Anthracite Fields, a new, hybrid choral work by composer Julia Wolfe, commissioned by the Mendelssohn Club of Philadelphia, has received widespread media attention leading up to its world premiere performances on April 26 and 27.
Wolfe is a Pulitzer Prize finalist and the co-founder of New York City new music collective Bang on a Can. Over the course of two-year research period leading up to the premiere, supported by The Pew Center for Arts & Heritage, Wolfe drew inspiration from Anglo-American folk music and stories around coal mining communities in her home state of Pennsylvania.
At The Huffington Post, Lew Whittington writes, "Wolfe wanted to show the whole spectrum of life around the mines and the community solidarity that would 'honor the spirit of these people, the relationship with the earth and humanism,' she said. [...] In addition to going into the actual mines, Wolfe met with many families who recounted stories of their relatives living in a mining community." Whittington also notes that Anthracite Fields will be performed during the New York Philharmonic inaugural biennial in May at Avery Fisher Hall. Read more >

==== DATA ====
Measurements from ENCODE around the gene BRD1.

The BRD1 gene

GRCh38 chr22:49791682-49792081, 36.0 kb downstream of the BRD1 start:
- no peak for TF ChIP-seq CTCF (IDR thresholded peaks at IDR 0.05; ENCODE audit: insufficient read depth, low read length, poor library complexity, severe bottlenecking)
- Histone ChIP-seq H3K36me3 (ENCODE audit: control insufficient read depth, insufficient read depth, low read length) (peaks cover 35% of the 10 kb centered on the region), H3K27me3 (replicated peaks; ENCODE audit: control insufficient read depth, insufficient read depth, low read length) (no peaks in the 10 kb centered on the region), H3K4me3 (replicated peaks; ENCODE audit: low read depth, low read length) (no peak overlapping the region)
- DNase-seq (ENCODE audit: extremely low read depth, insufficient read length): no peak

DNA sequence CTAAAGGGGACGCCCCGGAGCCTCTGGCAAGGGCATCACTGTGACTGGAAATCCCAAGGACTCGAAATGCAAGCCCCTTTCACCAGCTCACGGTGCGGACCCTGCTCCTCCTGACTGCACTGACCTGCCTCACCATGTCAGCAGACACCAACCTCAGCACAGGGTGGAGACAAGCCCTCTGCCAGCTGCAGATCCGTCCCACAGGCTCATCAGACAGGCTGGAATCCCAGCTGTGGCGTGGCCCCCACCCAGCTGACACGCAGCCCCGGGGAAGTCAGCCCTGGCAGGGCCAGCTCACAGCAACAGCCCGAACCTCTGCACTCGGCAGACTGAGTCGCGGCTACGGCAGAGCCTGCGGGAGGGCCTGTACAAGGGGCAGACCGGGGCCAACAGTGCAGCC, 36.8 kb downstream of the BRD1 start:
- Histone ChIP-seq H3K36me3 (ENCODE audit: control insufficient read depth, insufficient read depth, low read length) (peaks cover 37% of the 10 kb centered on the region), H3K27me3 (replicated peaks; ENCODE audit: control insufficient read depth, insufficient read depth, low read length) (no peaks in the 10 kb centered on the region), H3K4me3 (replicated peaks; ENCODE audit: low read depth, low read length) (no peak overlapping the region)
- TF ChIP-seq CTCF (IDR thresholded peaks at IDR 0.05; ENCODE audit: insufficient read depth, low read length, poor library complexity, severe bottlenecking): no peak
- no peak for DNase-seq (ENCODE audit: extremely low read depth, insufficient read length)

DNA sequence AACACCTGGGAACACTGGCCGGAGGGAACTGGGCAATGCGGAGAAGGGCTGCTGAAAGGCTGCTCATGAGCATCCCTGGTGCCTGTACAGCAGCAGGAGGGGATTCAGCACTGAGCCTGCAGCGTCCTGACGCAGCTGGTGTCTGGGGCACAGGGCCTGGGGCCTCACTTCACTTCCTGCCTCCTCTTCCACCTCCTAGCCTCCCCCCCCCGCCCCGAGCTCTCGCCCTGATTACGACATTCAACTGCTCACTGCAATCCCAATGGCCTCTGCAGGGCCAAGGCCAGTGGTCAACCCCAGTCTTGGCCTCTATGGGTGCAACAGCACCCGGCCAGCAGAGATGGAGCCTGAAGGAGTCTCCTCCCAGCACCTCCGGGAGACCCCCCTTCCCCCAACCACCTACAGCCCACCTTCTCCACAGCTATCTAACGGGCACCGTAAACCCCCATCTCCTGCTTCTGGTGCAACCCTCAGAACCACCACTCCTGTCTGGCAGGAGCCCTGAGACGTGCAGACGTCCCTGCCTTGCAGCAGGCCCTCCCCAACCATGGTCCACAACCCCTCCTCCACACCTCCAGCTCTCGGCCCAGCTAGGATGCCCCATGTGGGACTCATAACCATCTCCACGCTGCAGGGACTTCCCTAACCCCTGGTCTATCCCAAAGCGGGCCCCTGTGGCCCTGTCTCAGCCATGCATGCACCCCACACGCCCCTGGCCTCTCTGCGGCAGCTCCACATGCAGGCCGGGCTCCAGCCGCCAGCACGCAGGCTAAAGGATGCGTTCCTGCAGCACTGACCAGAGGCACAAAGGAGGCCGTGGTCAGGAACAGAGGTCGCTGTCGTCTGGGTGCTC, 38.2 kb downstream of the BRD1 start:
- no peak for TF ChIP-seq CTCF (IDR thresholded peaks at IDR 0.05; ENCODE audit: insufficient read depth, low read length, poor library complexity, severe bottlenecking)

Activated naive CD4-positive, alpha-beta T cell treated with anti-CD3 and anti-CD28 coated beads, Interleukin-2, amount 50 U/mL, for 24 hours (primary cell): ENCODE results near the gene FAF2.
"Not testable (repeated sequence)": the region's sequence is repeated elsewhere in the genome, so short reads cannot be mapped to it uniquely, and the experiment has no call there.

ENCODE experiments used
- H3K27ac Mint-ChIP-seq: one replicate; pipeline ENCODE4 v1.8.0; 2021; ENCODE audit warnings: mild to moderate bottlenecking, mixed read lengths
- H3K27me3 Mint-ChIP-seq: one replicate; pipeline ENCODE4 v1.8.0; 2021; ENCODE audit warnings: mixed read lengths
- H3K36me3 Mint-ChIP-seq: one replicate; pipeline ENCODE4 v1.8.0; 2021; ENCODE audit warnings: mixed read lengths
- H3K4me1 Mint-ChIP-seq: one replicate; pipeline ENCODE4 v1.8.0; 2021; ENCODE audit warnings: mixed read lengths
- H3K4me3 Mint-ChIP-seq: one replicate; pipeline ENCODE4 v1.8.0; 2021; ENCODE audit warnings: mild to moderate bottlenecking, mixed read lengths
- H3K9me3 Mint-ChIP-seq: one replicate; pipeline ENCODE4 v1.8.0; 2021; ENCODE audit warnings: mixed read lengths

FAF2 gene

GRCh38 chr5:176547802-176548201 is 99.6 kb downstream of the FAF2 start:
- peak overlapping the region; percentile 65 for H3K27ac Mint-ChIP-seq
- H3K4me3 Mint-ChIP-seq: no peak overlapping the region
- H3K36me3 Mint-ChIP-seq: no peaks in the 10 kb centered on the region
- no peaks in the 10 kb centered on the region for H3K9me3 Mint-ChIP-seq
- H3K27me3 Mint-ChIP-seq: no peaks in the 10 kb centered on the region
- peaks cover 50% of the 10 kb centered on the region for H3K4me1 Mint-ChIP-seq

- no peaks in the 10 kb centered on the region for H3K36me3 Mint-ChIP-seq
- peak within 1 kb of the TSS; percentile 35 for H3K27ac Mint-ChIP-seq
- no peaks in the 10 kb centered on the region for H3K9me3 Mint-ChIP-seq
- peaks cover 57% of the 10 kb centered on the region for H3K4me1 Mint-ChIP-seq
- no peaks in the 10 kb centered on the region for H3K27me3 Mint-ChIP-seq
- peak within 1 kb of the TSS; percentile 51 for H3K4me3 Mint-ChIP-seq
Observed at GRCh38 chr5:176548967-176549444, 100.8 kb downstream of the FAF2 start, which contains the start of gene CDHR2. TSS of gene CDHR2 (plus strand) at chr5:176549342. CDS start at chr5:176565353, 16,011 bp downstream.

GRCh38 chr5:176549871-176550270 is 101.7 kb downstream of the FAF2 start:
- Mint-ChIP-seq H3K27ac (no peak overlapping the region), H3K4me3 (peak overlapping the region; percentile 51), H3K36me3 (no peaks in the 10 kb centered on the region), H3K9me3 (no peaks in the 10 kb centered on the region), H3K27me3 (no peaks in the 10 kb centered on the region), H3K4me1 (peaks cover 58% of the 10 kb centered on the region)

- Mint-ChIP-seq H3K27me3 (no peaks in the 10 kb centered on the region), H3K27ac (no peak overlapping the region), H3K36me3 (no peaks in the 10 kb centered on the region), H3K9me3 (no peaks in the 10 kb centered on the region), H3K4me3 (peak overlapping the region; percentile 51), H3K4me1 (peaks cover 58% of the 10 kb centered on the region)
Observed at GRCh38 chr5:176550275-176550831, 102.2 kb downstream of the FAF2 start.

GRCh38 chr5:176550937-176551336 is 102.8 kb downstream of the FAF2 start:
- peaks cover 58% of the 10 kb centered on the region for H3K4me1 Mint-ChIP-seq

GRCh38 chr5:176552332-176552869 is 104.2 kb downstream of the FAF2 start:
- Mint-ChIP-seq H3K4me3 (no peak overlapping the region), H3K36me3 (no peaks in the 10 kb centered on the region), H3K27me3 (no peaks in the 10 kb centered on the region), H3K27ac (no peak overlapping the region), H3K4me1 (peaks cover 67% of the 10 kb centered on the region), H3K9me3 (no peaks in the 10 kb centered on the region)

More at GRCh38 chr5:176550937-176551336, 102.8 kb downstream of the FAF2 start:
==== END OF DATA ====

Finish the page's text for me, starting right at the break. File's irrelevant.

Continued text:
"Whether buried or asphyxiated, the names of killed and injured miners are the starting point of Anthracite Fields," writes Daniel Patrick Stearns for the Philadelphia Inquirer. "Montgomeryville native [Wolfe] receives commissions from modern-music organizations all over the world, but Anthracite Fields is her first from Philadelphia, and she wanted to touch on something local. 'Something about tunnels and digging was speaking to me,' she said." Read more >
Stearns follows up this piece with a positive review of the world premiere performance, held on April 26 and 27: "Working with a nonprofessional choir prompted distilled, concentrated musical thought; Anthracite Fields has all the guts of any Wolfe piece, but may be her most attractive work yet." Read more >
In another review at Broad Street Review, Tom Purdom writes, "Anthracite Fields is a major contribution to a category that is so thin it is almost non-existent: art inspired by the great saga of industrialization. [...] Wolfe has chosen powerful texts and magnified their impact with creative, unpredictable musical effects." Read more >